The rise in social media sites such as Facebook and Myspace has been a boon for prosecutors, who are finding incriminating pictures on such sites – pictures which have been admitted as evidence in court, and used to increase penalties, sentences, and prison time!
That’s just what happened to Joshua Lipton, who was involved last year in a drunk driving incident last October. Two weeks after the incident – and before his court date – the 20-year-old Joshua Lipton attended a Halloween party, dressed in a bright orange prison jumpsuit, with the word “Jailbird” emblazoned across it.
Those pictures ended up on Facebook, and, according to news reports, the prosecutor in Lipton’s case used the pictures to “paint Lipton as an unrepentant partier who lived it up while his victim recovered in the hospital.”
The judge was moved by the pictures and the prosecutor’s arguement, calling the pictures “depraved”, and giving Lipton an up to 2-year prison sentence.
Explained the judge, in a later interview, “I did feel that gave me some indication of how that young man was feeling a short time after a near-fatal accident, that he thought it was appropriate to joke and mock about the possibility of going to prison.”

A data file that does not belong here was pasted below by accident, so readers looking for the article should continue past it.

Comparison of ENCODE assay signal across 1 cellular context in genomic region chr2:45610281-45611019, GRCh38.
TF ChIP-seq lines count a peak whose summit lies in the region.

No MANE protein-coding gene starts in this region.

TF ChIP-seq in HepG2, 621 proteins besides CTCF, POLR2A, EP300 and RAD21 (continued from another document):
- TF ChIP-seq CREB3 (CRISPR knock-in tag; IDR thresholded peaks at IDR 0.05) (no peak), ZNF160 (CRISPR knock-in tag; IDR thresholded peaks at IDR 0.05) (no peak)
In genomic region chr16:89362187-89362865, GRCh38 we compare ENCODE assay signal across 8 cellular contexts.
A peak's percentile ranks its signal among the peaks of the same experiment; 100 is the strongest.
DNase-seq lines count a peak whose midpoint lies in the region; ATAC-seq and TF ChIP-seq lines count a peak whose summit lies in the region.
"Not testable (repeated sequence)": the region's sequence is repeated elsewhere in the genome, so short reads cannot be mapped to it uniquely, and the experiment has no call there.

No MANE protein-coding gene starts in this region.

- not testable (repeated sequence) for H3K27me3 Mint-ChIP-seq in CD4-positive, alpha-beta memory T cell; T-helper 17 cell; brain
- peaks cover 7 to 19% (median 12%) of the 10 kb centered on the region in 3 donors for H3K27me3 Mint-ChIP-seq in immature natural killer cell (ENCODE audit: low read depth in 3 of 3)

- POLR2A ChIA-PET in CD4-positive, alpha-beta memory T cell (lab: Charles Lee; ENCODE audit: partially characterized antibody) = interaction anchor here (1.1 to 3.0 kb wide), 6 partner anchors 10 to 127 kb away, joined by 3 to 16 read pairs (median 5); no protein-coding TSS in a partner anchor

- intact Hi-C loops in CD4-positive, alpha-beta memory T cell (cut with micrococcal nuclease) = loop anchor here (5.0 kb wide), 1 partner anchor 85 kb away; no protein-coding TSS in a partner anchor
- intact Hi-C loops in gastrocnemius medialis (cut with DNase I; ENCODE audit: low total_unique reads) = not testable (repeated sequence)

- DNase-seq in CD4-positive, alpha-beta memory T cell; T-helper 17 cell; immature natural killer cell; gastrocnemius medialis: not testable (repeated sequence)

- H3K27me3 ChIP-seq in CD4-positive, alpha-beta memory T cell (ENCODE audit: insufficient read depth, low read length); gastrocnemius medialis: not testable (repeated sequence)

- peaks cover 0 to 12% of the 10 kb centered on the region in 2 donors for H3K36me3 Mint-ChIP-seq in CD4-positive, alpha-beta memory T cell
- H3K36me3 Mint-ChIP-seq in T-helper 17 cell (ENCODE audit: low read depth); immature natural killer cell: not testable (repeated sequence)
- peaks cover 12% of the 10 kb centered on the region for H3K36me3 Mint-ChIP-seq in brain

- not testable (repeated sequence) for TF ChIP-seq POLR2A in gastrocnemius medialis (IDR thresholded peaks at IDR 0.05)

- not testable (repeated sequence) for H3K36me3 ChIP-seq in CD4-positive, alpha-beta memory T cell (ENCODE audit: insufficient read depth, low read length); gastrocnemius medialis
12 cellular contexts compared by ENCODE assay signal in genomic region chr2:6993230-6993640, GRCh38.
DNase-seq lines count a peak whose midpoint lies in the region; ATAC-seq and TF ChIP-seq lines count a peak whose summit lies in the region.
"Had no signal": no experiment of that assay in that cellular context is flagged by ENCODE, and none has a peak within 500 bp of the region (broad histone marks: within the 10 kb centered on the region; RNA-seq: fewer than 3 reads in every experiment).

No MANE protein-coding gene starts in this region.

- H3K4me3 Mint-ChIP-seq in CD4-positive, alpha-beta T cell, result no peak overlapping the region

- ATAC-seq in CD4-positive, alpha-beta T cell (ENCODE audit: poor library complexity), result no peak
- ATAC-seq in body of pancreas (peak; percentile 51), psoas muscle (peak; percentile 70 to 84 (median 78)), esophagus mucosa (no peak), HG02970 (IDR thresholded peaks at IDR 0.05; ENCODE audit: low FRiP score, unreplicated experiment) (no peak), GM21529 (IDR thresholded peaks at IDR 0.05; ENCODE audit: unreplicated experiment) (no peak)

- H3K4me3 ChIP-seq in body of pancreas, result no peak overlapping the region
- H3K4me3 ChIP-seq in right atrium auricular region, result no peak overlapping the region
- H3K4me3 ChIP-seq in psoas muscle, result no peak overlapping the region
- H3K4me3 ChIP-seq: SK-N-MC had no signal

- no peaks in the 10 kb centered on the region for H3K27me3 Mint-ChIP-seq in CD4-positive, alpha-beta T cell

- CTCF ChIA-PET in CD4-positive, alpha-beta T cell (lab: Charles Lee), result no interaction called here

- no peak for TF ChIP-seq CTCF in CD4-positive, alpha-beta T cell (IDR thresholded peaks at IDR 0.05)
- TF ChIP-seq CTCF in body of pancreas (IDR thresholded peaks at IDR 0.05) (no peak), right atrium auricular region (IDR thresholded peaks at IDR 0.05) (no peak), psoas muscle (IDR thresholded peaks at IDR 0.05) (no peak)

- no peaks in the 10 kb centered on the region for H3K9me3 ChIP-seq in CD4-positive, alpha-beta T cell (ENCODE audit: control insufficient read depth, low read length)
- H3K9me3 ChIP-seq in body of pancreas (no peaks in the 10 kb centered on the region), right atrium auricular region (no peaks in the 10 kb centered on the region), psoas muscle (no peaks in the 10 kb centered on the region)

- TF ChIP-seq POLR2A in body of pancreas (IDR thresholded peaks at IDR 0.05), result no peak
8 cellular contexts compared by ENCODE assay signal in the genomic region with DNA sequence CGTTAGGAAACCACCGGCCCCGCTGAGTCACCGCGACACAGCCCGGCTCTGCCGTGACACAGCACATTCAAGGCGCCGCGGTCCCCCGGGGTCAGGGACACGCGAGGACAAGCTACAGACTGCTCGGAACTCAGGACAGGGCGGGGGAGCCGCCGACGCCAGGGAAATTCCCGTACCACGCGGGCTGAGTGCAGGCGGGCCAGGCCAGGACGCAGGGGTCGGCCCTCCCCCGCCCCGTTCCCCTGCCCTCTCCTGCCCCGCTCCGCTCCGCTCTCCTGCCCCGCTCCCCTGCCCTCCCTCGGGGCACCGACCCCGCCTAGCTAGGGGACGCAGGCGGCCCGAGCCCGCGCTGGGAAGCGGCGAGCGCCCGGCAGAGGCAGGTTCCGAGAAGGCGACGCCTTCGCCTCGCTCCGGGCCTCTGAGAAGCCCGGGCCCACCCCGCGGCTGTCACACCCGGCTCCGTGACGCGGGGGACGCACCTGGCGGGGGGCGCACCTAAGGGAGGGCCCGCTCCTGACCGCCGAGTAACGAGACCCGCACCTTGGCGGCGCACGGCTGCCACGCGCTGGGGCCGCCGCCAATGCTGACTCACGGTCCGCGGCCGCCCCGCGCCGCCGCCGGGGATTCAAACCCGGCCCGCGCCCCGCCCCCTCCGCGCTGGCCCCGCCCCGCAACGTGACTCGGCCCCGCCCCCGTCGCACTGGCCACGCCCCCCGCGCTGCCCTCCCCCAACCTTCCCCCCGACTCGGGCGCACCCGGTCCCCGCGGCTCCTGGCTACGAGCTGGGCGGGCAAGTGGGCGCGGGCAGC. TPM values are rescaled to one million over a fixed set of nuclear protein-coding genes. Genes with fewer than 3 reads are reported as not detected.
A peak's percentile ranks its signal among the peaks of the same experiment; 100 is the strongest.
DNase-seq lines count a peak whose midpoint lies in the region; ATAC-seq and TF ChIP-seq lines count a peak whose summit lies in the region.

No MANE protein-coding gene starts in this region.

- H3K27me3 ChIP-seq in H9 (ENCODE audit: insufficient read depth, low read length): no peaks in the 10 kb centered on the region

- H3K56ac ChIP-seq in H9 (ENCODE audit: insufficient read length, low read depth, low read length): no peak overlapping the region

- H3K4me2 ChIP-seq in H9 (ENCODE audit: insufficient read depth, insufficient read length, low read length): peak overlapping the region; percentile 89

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Lara Buys got a 2-year prison sentence as well – even though her prosecutor was originally going to recommend probation for her drunk driving incident in which her passenger was killed – after the prosecuting attorney thought to check her MySpace page at the last minute. There he found pictures of Buys – taken after the incident – holding a glass of wine, along with “joking comments about drinking.”
And Jessica Binkerd went straight from four years of college, from which she graduated, to five years in prison, for her part in a fatal drunk driving crash, when prosecutors found her Facebook page – which her lawyer had advised her to take down – but she didn’t. Pictures of Binkerd with a beer, and wearing a t-shirt advertising tequila, and with a belt with plastic shot glasses attached to it, didn’t help her any. Said her lawyer, “When you take those pictures like that, it’s a hell of an impact.”
So what does all this mean? (Beside it being one more lesson to not drink and drive?)
The bottom line, says Kevin Bristow – Joshua Lipton’s attorney – is “If it shows up under your name you own it. and you better understand that people look for that stuff.”
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